A number of model systems have been developed over the years for the study of epithelial cells and their interaction with the immune system. On the feeder cell layer, the method of culturing epidermal stem cells has been used for more than 50 years. Recent advances have made it possible to transform long-term cultures of adult intestinal stem cells into liver, skin epidermis, and other epithelial cells in a manner that closely mimics in vivo conditions and allows disease modeling in vitro. In the basic approach, adult stem cells are embedded in an extracellular matrix-rich (ECM) hydrogel supplemented with growth factors. This results in the proliferation of epithelial stem cells into 3D cell populations, consistent with the generation of differentiated cell types. These near-native clusters of epithelial cells are called "organoids," and it is also possible to generate stem cell-rich organoids, or epithelial and stromal cells, using sheets of tissue composed only of epithelial cells. Organoids can also be generated from pluripotent stem cells (PSC), either embryonic stem cells or induced pluripotent stem cells (iPSC). Organoids are defined as 3D clusters of cells that grow from (pluripotent or adult) stem cells and spontaneously organize into organoid or tissue-like structures that are rich in cell types normally present in the tissues of origin. "Their associated organoids represent organs in which epithelial cells have dominant functions, such as the kidney, stomach, and intestine. In contrast to normal cell culture, organoid techniques typically require long-term proliferation and differentiation of stem cells under specific conditions (e.g., serum-free culture) that ensure that organoid cultures are not subject to the lot-by-batch variations that typically occur with serum-based cultures. In addition, adult stem-cell-derived organoids contain many types of (epithelial) differentiated cells that are typically present in the tissue of origin, and they are genetically stable and retain an autogenic epithelial phenotype, resulting in cellular heterogeneity as compared with generally homogeneous common cell-based cultures. These features of organoids not only allow a wide range of experimental applications, such as imaging, molecular analysis, and gene editing, but also enable a reductionistic approach to the study of epithelial-immune cell interactions. With the development of organoid models for cancer and other immunogenic diseases, such as inflammation and intestinal diseases (IBD), the role of immune system components in the pathogenesis of epithelial tissue diseases can be further explored.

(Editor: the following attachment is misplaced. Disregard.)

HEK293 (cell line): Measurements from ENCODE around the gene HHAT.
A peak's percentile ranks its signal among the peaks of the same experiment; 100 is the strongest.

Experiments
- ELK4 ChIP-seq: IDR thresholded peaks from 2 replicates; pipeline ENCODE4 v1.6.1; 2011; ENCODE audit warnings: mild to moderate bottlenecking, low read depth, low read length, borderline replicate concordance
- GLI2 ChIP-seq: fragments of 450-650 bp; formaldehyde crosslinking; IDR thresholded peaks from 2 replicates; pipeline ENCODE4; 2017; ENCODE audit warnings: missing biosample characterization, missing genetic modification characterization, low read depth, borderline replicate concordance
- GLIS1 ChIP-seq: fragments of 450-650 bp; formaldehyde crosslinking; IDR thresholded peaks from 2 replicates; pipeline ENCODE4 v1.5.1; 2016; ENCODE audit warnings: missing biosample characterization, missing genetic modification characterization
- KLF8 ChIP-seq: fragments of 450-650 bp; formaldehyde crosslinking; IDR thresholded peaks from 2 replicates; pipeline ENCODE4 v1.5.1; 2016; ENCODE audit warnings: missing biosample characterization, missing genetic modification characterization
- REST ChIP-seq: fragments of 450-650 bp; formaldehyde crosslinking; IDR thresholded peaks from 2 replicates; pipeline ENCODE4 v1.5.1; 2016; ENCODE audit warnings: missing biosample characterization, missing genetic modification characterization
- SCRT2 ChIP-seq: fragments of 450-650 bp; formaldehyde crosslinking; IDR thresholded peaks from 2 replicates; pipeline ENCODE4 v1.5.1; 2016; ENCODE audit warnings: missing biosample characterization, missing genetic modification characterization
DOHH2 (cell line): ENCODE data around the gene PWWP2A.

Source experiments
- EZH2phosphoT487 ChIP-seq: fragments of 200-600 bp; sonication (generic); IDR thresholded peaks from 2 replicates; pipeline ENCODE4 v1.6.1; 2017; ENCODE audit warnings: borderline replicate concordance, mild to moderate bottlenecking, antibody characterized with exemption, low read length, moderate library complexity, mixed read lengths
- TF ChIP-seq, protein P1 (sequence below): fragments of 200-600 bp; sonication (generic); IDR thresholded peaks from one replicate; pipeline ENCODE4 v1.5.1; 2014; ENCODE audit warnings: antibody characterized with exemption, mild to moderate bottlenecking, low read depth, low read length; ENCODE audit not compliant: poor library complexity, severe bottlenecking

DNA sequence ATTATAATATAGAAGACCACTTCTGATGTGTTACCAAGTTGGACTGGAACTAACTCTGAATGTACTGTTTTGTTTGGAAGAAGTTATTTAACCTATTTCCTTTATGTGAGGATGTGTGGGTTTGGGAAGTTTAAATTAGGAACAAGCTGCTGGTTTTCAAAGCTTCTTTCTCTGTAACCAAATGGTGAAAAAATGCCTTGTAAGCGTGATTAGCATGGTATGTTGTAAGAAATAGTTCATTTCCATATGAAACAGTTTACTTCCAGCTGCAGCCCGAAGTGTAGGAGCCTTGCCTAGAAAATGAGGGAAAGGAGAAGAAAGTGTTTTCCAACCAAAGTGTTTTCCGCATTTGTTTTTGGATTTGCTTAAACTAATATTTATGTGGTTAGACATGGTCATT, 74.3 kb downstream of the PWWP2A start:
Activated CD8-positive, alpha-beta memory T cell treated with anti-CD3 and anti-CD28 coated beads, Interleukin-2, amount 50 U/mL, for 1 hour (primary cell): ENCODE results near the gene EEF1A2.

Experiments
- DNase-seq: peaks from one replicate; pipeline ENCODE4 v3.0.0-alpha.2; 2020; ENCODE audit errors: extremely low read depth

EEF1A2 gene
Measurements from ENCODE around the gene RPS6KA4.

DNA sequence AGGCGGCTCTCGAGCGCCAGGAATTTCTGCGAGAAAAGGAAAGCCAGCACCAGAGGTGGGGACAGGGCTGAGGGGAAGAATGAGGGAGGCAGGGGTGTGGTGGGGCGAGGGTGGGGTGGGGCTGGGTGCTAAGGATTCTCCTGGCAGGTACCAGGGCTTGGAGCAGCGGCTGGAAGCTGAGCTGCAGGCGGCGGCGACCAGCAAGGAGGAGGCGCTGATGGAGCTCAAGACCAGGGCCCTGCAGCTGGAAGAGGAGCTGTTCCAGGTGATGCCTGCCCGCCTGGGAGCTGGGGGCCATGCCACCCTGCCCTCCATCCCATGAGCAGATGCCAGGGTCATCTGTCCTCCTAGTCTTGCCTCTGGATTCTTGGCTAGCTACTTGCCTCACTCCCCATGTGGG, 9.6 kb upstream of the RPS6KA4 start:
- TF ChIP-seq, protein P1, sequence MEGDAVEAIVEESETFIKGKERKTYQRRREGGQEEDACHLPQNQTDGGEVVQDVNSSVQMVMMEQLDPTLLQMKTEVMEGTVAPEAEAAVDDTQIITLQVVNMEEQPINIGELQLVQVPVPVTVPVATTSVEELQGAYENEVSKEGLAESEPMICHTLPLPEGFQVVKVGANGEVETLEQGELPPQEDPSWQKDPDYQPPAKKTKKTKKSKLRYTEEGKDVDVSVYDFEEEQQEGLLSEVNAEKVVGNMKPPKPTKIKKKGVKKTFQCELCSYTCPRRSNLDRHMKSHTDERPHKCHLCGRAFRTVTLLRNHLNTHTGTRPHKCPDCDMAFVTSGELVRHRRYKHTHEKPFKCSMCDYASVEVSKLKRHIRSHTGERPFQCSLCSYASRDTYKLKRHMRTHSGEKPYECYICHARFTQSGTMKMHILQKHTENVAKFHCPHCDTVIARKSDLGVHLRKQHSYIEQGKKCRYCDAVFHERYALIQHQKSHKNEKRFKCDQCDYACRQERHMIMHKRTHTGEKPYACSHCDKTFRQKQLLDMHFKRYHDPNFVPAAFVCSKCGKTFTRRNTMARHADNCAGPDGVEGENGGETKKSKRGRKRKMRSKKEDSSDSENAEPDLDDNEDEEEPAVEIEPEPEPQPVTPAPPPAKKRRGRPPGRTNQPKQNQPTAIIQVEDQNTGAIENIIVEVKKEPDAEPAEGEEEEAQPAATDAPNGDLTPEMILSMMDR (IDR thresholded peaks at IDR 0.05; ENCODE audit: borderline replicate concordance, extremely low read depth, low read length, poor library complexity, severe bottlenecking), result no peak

Adult stem cell-derived organoid cultures are typically established by embedding isolated adult stem cells (when defined) or single-cell suspensions of the desired organ in extracellular matrix (ECM) hydrogels. In the case of intestinal organoids, crypt cultures isolated from the small intestine or colon are sufficient to grow organoids, although organoids can also be grown from isolated (flow-sorted) adult intestinal stem cells. Epithelial organoid media were based on media supplemented with growth factors relevant to the organ of interest.